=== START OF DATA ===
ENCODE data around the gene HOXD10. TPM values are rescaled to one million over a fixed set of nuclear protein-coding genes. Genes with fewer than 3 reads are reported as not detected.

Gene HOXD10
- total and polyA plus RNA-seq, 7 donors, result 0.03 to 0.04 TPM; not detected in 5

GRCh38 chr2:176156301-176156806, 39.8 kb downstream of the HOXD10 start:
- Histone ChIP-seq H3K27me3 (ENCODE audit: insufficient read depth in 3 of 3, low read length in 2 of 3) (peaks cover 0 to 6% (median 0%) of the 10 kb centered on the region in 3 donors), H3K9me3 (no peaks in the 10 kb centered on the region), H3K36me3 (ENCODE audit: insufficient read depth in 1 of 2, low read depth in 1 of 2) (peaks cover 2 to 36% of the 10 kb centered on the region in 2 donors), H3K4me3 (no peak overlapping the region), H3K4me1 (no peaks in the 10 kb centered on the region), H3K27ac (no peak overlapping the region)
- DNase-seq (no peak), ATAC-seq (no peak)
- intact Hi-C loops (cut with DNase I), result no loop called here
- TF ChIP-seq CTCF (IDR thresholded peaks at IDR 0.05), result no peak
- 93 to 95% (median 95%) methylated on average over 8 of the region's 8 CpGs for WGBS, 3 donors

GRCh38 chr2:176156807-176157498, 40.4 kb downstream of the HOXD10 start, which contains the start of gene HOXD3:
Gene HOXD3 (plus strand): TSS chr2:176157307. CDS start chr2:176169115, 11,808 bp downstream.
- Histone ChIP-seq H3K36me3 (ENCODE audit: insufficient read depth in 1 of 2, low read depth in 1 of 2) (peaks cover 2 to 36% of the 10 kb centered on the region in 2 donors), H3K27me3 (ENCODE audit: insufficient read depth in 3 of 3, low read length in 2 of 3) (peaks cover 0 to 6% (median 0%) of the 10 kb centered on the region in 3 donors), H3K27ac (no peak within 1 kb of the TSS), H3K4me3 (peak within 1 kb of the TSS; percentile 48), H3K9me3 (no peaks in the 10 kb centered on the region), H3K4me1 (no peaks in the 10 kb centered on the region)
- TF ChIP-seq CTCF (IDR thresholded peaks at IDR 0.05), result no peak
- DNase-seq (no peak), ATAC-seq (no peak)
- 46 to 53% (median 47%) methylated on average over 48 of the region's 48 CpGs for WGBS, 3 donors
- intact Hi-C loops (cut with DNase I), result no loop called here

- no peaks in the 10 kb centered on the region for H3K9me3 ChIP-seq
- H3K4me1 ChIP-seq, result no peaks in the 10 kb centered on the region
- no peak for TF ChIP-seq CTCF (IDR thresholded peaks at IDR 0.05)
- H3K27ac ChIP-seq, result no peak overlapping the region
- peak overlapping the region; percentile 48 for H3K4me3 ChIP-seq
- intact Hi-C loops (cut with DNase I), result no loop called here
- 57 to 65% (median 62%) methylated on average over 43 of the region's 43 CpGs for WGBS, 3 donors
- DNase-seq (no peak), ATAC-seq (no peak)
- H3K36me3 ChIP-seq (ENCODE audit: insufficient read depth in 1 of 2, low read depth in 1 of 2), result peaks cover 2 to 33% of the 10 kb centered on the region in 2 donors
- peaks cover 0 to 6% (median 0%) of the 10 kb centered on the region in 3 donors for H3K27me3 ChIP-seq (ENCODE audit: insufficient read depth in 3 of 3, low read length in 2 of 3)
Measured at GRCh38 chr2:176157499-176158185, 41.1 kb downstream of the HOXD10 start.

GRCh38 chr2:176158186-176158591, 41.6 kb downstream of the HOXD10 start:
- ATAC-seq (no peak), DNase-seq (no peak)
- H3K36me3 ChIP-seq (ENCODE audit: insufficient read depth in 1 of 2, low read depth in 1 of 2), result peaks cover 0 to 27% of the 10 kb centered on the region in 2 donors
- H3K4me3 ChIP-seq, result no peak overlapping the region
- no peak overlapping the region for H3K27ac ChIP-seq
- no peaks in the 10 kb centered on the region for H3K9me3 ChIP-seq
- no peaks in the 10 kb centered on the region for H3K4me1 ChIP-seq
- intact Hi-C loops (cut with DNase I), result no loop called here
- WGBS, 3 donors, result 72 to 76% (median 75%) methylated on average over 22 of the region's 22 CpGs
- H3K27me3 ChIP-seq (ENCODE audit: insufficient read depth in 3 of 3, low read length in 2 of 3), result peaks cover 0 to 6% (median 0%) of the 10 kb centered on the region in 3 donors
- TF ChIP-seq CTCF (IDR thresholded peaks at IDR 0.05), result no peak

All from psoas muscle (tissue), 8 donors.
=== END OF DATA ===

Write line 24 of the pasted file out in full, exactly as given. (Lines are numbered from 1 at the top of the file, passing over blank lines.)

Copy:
- DNase-seq (no peak), ATAC-seq (no peak)